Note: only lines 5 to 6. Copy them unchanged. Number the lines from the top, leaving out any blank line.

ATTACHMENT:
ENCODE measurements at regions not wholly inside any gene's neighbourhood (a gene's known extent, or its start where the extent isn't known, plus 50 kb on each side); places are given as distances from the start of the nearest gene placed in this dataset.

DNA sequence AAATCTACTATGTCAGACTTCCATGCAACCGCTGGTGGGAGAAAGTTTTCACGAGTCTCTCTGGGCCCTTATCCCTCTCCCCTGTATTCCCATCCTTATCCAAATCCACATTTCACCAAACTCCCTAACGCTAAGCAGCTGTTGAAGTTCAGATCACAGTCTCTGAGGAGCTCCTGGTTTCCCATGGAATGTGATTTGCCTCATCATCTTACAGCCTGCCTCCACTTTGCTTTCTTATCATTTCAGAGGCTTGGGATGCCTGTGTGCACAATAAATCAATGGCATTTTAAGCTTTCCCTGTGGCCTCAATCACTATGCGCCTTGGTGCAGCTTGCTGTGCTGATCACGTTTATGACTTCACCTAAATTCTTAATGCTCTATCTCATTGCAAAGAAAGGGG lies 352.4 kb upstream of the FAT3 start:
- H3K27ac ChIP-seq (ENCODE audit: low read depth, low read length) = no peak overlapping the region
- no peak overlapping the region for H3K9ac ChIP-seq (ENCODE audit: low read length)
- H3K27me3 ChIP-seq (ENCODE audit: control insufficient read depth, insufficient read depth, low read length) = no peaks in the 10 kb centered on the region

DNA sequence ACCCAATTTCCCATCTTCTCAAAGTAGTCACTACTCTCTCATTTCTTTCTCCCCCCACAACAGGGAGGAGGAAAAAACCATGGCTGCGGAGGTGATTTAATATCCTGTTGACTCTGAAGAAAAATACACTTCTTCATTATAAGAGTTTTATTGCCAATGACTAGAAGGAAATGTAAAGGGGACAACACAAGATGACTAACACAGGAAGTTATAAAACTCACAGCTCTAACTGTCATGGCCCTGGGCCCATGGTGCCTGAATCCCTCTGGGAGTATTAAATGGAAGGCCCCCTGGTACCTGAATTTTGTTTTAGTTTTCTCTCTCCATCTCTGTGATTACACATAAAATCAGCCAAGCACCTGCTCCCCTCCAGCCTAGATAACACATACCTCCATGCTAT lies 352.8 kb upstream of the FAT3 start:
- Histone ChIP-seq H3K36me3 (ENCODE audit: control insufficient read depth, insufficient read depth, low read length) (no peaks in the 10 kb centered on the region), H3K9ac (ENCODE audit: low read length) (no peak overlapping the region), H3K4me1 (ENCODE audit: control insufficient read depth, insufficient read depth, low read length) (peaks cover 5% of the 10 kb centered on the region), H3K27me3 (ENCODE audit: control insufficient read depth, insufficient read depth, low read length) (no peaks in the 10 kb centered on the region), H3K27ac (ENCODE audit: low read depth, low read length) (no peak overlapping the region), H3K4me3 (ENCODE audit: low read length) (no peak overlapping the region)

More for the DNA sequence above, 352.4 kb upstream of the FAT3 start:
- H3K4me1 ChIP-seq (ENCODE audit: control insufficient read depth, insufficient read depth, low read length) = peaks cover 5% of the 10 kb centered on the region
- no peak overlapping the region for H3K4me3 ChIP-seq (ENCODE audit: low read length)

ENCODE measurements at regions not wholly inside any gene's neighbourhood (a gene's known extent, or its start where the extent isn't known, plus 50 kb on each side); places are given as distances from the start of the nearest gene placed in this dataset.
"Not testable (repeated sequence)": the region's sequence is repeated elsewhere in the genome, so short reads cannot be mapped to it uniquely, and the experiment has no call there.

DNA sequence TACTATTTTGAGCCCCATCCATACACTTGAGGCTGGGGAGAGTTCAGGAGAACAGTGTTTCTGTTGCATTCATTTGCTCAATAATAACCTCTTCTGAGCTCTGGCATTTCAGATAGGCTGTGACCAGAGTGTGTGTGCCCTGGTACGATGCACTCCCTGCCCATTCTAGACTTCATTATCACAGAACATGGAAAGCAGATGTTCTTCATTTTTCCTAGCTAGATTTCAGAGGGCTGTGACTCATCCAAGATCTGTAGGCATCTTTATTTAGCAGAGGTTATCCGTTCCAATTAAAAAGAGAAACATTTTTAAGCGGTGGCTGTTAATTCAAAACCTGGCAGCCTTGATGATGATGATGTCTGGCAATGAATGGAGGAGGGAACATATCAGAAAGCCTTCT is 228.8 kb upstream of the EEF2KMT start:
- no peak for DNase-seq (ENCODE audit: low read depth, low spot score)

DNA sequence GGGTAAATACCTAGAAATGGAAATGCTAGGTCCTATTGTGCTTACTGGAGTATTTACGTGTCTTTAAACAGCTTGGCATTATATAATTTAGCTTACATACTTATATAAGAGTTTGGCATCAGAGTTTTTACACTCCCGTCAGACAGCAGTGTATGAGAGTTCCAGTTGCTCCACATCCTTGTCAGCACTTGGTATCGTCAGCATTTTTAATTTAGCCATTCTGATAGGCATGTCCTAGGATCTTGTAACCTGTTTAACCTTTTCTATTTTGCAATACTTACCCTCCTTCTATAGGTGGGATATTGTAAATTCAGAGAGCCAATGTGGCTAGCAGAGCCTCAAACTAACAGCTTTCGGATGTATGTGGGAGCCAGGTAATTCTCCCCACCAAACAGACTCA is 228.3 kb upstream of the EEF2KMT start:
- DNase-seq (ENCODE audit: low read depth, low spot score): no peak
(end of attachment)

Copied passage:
- H3K27me3 ChIP-seq (ENCODE audit: control insufficient read depth, insufficient read depth, low read length) = no peaks in the 10 kb centered on the region

DNA sequence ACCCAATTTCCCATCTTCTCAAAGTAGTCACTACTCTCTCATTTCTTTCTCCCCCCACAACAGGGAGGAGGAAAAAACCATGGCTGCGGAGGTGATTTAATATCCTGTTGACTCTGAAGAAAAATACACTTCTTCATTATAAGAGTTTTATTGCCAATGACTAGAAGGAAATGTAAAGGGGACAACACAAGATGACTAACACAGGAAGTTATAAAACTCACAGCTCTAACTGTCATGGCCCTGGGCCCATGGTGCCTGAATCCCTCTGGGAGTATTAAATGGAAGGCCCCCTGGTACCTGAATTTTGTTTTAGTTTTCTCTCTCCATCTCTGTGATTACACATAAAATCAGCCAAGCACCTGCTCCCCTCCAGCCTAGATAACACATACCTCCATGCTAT lies 352.8 kb upstream of the FAT3 start: